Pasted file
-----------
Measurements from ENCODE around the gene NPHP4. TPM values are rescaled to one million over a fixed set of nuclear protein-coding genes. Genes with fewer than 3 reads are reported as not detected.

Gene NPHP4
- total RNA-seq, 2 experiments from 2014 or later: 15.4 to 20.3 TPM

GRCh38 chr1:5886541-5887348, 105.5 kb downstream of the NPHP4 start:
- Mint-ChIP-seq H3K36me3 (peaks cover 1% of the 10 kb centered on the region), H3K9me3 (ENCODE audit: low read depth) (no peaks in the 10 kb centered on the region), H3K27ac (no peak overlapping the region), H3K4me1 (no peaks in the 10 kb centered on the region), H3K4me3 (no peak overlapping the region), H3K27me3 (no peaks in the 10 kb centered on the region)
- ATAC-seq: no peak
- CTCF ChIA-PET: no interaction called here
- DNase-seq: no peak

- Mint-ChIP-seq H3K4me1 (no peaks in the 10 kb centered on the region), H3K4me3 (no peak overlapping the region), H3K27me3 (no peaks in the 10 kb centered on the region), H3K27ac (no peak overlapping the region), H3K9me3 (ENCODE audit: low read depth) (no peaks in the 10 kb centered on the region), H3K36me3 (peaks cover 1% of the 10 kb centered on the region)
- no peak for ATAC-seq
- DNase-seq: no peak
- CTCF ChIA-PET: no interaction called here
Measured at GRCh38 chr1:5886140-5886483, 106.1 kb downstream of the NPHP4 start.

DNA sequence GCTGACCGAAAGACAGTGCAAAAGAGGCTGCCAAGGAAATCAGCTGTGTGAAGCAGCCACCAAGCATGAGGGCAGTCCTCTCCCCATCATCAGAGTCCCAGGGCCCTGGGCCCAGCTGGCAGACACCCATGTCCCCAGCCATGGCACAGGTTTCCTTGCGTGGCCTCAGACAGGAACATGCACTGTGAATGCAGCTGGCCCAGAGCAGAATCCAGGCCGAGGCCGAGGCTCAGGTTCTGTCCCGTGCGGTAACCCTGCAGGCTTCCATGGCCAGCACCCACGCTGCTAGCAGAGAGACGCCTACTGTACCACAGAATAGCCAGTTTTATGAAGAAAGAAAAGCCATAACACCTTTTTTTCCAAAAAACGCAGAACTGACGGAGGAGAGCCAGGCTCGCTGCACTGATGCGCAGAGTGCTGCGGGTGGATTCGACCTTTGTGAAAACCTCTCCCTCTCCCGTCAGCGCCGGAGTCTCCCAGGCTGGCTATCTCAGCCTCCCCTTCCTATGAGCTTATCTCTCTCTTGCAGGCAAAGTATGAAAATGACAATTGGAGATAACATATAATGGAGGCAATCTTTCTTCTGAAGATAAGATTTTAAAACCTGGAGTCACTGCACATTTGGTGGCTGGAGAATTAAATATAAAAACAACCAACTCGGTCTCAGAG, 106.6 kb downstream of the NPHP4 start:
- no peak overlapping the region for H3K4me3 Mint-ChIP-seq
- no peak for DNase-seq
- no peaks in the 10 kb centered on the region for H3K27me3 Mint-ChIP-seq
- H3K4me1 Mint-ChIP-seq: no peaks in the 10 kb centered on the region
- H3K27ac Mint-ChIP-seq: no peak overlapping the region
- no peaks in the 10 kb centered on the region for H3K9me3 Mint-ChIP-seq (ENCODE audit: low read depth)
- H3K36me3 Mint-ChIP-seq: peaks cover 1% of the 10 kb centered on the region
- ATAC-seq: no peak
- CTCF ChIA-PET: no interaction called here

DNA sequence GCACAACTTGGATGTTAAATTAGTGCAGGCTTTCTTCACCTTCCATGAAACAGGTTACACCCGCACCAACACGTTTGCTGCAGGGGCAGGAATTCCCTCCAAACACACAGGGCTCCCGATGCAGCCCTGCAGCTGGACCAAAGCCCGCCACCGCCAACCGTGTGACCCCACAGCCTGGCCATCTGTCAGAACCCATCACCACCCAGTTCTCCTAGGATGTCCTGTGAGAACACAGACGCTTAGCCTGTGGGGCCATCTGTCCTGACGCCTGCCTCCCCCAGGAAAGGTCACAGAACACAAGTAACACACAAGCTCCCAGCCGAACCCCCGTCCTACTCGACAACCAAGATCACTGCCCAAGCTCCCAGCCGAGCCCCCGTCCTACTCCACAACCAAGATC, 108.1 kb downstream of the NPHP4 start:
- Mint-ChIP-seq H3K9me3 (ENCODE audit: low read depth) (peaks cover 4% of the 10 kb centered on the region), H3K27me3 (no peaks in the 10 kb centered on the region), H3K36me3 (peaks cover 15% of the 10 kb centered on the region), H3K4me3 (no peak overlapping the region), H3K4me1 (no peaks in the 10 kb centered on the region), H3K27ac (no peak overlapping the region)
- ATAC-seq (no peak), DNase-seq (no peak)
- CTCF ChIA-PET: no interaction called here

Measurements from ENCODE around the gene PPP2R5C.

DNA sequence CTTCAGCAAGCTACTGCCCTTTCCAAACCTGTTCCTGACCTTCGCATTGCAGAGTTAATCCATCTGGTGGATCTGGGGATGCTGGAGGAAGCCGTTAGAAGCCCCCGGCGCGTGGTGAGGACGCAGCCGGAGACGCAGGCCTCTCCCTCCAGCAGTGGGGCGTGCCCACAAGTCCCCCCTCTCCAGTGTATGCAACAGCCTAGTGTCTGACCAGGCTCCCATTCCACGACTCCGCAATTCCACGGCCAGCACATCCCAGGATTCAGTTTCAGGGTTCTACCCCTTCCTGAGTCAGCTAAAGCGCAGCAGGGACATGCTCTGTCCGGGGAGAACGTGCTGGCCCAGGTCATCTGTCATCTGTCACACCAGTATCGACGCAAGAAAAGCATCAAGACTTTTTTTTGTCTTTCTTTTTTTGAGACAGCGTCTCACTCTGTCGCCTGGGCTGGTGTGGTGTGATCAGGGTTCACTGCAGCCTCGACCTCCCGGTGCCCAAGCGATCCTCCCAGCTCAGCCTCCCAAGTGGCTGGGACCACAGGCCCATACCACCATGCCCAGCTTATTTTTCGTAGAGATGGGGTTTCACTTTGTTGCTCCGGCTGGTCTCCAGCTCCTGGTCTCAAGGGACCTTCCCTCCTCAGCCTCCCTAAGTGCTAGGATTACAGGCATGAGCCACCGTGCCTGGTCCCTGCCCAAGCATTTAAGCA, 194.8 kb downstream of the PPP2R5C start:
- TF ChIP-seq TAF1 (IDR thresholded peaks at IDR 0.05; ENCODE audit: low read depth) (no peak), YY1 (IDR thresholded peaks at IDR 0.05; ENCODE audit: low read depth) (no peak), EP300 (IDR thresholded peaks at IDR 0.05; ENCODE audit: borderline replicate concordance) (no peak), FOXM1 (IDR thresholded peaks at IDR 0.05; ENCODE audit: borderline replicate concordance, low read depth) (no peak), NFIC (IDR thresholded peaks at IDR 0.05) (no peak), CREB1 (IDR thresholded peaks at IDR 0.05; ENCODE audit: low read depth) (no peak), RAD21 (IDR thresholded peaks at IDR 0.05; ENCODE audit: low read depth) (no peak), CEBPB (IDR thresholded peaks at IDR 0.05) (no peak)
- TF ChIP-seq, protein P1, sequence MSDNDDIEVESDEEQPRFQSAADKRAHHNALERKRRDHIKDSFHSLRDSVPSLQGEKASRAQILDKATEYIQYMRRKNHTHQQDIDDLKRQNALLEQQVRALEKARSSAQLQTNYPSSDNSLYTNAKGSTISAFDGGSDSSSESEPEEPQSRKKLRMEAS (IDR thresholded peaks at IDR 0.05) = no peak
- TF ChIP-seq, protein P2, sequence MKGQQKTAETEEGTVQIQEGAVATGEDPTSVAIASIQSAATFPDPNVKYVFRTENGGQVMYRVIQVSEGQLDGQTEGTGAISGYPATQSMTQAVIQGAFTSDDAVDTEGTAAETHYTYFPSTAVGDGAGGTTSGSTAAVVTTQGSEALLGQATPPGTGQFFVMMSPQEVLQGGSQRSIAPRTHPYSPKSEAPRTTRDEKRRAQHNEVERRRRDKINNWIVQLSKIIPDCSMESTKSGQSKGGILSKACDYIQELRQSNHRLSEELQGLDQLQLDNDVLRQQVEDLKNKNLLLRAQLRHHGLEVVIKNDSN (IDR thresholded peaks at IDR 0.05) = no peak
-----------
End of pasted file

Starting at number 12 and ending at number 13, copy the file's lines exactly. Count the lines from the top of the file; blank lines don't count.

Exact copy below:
- CTCF ChIA-PET: no interaction called here
Measured at GRCh38 chr1:5886140-5886483, 106.1 kb downstream of the NPHP4 start.